Bar/Bat Mitzvah Parties — Remembering What Matters Most

Bat Mitzvah Hora
Lucy (Andy's daughter) at her Bat Mitzvah party, October 27, 2012.

How can you plan a fun AND meaningful bar/bat mitzvah celebration?

Far too many people plan “over-the-top” bar and bat mitzvah parties. For a hilarious, but searing critique of this phenomenon, we encourage you to watch the movie Keeping Up with the Steins — a modern classic. As the title suggests, we can all get lost in trying to “keep up” with or impress others, even while marking a sacred occasion.

In thinking about this temptation and the sad reality of the competitive bar/bat mitzvah culture, we’re sharing an excerpt (edited) from Caroline Goldfarb’s (Andy’s daughter) bat mitzvah teaching in which she spoke of the importance of balancing the “holy day” and “holiday” aspects of this rite of passage:

The way you decide to spend your bar or bat mitzvah day determines whether it is a holiday or a holy day. Notice how close these two words are. A holiday belongs to us; it’s about what we want, when we want it, and how we will do it. It’s about having fun, without necessarily thinking about why we are celebrating. A holy day belongs to God, and it requires us to reflect on the meaning of our lives… Any special occasion can be either a holiday or a holy day… In thinking honestly about my own bat mitzvah experience today, I would say that I have landed somewhere in the middle along the continuum. Of course, I do care about my dress and the party, but I also care a lot about the service I am helping to lead and my growth as a Jewish person. I like to think of my bat mitzvah experience as a person holding two weights: one symbolizing the party and one symbolizing the service. I need to be strong and balanced to hold both. I am trying to make this day a “holy holiday.”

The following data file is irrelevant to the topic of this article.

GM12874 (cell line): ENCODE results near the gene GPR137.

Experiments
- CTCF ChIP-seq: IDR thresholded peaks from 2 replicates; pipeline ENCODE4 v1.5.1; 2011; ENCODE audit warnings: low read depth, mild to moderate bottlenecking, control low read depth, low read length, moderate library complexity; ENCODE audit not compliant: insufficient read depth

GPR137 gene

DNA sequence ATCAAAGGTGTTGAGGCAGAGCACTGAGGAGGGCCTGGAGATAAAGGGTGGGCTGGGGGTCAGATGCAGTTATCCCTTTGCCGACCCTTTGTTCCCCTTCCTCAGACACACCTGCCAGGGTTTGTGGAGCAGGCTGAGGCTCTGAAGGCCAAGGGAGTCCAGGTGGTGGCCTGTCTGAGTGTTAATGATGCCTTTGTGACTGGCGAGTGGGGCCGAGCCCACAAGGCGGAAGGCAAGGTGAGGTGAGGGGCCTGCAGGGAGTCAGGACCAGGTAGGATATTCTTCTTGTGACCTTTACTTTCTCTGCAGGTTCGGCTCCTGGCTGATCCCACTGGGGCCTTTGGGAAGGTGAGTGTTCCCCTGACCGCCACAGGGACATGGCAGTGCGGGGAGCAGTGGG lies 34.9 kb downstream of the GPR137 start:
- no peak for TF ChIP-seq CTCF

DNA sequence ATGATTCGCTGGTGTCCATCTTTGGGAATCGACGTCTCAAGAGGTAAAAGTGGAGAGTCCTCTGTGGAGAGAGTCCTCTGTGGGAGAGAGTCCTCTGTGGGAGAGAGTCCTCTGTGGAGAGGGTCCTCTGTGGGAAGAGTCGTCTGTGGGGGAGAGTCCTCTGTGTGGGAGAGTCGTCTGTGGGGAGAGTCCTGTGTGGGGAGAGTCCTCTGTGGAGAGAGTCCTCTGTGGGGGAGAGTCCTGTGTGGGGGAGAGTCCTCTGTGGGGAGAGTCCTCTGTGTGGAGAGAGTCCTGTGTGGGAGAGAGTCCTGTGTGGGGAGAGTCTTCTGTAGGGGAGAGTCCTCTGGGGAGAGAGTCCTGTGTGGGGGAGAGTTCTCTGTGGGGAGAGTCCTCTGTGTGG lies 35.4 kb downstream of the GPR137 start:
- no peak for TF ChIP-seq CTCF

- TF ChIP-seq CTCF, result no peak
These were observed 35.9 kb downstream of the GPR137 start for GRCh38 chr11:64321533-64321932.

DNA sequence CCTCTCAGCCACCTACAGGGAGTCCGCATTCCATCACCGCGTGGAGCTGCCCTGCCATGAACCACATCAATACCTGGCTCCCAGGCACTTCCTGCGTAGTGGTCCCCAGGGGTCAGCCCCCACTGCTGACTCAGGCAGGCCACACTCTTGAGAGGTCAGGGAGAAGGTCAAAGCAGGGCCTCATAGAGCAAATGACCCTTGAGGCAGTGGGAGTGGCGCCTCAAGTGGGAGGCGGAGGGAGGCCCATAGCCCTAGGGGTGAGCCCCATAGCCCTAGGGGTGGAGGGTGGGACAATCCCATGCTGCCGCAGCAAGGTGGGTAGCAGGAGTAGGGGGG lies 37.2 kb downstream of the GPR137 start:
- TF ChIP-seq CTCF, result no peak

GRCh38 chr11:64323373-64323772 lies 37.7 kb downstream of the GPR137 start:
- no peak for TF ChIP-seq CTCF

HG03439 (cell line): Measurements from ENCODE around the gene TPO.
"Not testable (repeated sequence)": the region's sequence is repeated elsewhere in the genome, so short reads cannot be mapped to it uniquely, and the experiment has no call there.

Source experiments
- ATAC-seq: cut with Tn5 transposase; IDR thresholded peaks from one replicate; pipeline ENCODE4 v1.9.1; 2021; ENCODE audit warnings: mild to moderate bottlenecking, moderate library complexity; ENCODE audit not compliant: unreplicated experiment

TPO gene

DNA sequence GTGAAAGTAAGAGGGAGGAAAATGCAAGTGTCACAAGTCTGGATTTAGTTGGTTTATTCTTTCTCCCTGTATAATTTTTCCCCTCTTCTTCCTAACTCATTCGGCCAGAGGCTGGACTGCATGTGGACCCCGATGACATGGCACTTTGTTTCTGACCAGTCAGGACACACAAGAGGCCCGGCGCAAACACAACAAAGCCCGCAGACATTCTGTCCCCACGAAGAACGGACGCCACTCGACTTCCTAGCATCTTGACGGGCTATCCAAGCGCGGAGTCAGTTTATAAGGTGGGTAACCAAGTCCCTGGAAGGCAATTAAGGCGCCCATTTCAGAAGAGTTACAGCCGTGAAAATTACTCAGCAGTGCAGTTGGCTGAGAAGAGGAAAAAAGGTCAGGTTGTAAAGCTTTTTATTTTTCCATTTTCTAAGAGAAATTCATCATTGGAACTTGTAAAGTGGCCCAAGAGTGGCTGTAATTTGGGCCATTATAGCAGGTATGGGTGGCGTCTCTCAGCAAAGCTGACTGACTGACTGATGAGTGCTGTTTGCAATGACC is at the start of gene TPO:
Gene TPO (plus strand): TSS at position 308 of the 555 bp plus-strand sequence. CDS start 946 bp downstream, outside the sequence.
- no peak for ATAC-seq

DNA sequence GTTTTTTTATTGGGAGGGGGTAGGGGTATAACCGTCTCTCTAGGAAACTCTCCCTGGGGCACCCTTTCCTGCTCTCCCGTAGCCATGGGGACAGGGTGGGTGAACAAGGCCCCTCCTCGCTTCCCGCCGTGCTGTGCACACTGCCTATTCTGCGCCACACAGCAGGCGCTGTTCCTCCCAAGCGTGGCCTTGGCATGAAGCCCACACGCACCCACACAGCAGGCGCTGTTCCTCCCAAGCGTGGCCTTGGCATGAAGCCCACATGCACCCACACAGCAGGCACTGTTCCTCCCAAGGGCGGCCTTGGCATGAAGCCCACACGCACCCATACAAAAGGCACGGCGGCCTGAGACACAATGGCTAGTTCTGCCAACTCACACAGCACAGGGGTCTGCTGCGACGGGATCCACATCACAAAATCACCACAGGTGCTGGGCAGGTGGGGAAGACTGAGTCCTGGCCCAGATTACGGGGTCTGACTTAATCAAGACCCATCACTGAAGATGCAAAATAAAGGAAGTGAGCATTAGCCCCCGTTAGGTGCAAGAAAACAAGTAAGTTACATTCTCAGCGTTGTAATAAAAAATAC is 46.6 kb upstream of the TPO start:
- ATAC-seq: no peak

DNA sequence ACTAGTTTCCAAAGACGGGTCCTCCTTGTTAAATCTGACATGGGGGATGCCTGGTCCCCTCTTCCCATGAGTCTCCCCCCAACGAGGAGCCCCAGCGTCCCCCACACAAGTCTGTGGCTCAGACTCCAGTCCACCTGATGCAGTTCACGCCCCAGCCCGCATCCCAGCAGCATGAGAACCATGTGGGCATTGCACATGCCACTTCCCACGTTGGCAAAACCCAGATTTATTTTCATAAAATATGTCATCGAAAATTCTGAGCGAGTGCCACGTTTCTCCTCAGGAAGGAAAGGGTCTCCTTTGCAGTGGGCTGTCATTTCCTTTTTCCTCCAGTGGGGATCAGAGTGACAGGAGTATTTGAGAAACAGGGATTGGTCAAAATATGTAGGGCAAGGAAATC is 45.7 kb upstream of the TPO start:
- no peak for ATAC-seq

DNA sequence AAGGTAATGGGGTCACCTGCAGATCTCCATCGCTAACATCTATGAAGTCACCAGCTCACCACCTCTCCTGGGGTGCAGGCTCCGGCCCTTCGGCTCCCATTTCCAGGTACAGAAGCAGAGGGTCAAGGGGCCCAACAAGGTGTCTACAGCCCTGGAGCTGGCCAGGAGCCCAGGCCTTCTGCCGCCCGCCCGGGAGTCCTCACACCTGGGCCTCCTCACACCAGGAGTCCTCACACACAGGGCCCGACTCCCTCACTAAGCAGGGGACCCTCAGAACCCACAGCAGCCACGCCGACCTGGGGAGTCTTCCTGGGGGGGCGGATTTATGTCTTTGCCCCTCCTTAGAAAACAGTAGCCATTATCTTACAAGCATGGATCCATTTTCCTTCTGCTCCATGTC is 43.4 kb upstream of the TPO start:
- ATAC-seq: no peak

Andy & Caroline (Andy’s daughter) celebrate her Bat Mitzvah, May 9, 2009.

We realize it is a struggle to achieve the kind of balance Caroline spoke of at her bat mitzvah. It is important that we mark the seasons of the year and of our lives thoughtfully and joyously. That is the animating spirit of Breaking Matzo: making these occurrences “magical, meaningful, and memorable”! Given the unfortunate tendency in today’s culture to tip the scales towards big, expensive, and flashy bar/bat mitzvah parties, it is important to remember what we are celebrating and why we are doing so. Keeping these things in mind, experiencing “holy holidays” is possible…Just imagine!

Please share this with your bar/bat mitzvah child…
How do you envision your bar/bat Mitzvah service and party? How can you relate your Torah portion to your life today? How will you make your bar/bat mitzvah a truly “holy holiday”?

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